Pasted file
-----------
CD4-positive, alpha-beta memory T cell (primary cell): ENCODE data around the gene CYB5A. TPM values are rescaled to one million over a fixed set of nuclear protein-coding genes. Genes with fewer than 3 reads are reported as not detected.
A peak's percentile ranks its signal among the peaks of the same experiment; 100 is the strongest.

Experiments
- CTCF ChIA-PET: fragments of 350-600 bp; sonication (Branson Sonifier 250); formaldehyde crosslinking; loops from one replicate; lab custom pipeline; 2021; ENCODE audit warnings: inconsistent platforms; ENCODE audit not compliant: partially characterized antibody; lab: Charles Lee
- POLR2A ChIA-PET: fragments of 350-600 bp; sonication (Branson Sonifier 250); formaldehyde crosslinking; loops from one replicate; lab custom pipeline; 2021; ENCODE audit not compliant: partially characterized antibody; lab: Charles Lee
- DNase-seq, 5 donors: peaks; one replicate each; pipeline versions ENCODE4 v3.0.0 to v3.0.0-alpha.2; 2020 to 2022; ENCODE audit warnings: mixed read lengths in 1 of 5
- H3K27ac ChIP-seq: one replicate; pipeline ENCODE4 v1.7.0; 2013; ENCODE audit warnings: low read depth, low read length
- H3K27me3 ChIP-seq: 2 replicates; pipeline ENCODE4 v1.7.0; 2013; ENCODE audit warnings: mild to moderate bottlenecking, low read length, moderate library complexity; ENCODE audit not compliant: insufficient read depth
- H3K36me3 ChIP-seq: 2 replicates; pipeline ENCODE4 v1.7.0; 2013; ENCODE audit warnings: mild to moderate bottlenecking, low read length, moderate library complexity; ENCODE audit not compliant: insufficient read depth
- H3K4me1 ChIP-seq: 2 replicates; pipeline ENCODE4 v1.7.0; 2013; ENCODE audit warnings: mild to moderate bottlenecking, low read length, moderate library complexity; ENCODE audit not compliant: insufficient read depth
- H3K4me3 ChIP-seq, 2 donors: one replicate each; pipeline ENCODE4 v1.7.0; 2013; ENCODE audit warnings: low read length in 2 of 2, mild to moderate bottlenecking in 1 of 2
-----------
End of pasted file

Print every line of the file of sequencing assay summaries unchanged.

CD4-positive, alpha-beta memory T cell (primary cell): ENCODE data around the gene CYB5A. TPM values are rescaled to one million over a fixed set of nuclear protein-coding genes. Genes with fewer than 3 reads are reported as not detected.
A peak's percentile ranks its signal among the peaks of the same experiment; 100 is the strongest.

Experiments
- CTCF ChIA-PET: fragments of 350-600 bp; sonication (Branson Sonifier 250); formaldehyde crosslinking; loops from one replicate; lab custom pipeline; 2021; ENCODE audit warnings: inconsistent platforms; ENCODE audit not compliant: partially characterized antibody; lab: Charles Lee
- POLR2A ChIA-PET: fragments of 350-600 bp; sonication (Branson Sonifier 250); formaldehyde crosslinking; loops from one replicate; lab custom pipeline; 2021; ENCODE audit not compliant: partially characterized antibody; lab: Charles Lee
- DNase-seq, 5 donors: peaks; one replicate each; pipeline versions ENCODE4 v3.0.0 to v3.0.0-alpha.2; 2020 to 2022; ENCODE audit warnings: mixed read lengths in 1 of 5
- H3K27ac ChIP-seq: one replicate; pipeline ENCODE4 v1.7.0; 2013; ENCODE audit warnings: low read depth, low read length
- H3K27me3 ChIP-seq: 2 replicates; pipeline ENCODE4 v1.7.0; 2013; ENCODE audit warnings: mild to moderate bottlenecking, low read length, moderate library complexity; ENCODE audit not compliant: insufficient read depth
- H3K36me3 ChIP-seq: 2 replicates; pipeline ENCODE4 v1.7.0; 2013; ENCODE audit warnings: mild to moderate bottlenecking, low read length, moderate library complexity; ENCODE audit not compliant: insufficient read depth
- H3K4me1 ChIP-seq: 2 replicates; pipeline ENCODE4 v1.7.0; 2013; ENCODE audit warnings: mild to moderate bottlenecking, low read length, moderate library complexity; ENCODE audit not compliant: insufficient read depth
- H3K4me3 ChIP-seq, 2 donors: one replicate each; pipeline ENCODE4 v1.7.0; 2013; ENCODE audit warnings: low read length in 2 of 2, mild to moderate bottlenecking in 1 of 2